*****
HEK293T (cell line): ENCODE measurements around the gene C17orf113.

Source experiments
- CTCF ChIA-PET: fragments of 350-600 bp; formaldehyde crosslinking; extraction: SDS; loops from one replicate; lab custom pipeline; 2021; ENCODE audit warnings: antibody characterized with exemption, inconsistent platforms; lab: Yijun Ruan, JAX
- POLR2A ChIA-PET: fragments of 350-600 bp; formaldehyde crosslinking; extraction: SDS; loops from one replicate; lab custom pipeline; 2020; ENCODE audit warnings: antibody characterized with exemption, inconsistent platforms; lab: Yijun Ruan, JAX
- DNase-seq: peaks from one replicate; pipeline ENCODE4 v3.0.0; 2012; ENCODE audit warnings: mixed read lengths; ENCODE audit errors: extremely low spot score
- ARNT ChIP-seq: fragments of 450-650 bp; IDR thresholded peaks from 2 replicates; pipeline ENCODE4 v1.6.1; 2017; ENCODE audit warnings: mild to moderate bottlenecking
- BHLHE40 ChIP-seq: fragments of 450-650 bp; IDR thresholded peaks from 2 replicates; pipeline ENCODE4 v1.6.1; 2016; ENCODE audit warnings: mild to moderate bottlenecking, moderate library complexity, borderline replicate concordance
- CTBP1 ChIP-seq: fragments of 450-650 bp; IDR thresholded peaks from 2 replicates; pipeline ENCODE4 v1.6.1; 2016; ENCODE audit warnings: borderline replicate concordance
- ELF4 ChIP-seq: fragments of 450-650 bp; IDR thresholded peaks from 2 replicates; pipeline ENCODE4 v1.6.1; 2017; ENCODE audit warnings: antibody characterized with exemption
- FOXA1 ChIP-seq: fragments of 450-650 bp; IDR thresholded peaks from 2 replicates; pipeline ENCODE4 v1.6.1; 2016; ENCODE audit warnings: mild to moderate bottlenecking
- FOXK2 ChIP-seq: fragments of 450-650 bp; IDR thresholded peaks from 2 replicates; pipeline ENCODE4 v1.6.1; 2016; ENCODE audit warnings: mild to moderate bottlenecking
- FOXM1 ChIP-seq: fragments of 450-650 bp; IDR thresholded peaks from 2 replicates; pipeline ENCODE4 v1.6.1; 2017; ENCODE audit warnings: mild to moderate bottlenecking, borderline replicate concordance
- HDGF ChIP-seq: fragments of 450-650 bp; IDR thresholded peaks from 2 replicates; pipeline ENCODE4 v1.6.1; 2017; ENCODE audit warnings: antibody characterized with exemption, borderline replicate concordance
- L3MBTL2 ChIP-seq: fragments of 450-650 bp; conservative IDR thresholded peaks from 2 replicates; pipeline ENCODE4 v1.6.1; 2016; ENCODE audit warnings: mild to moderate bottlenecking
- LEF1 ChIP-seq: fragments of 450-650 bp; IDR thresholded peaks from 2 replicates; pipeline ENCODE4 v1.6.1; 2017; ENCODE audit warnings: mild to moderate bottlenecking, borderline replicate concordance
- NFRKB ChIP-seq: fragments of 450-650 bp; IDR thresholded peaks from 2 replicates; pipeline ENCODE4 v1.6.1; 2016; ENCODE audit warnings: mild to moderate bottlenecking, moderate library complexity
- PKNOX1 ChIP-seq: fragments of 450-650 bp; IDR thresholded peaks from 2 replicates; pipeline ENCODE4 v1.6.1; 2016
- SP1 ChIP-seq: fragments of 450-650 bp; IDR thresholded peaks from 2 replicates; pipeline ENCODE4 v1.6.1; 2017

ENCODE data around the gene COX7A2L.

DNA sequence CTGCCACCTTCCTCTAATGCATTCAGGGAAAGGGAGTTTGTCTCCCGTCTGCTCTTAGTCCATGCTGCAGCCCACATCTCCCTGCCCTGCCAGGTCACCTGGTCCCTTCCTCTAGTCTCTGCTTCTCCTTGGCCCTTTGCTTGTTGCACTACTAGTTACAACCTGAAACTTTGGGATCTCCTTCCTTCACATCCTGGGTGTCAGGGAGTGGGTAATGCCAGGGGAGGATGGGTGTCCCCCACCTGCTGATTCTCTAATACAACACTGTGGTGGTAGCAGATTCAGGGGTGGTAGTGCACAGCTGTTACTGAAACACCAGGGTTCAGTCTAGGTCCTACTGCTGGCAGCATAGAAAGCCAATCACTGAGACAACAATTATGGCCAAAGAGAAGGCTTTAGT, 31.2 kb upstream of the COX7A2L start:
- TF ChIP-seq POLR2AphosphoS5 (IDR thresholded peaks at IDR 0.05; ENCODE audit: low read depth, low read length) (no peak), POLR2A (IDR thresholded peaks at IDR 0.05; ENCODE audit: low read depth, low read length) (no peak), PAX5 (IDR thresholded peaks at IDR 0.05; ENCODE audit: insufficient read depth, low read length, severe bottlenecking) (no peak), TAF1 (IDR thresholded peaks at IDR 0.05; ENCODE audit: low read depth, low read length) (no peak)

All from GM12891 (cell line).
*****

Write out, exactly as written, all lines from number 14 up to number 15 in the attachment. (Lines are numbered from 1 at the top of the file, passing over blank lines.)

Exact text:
- L3MBTL2 ChIP-seq: fragments of 450-650 bp; conservative IDR thresholded peaks from 2 replicates; pipeline ENCODE4 v1.6.1; 2016; ENCODE audit warnings: mild to moderate bottlenecking
- LEF1 ChIP-seq: fragments of 450-650 bp; IDR thresholded peaks from 2 replicates; pipeline ENCODE4 v1.6.1; 2017; ENCODE audit warnings: mild to moderate bottlenecking, borderline replicate concordance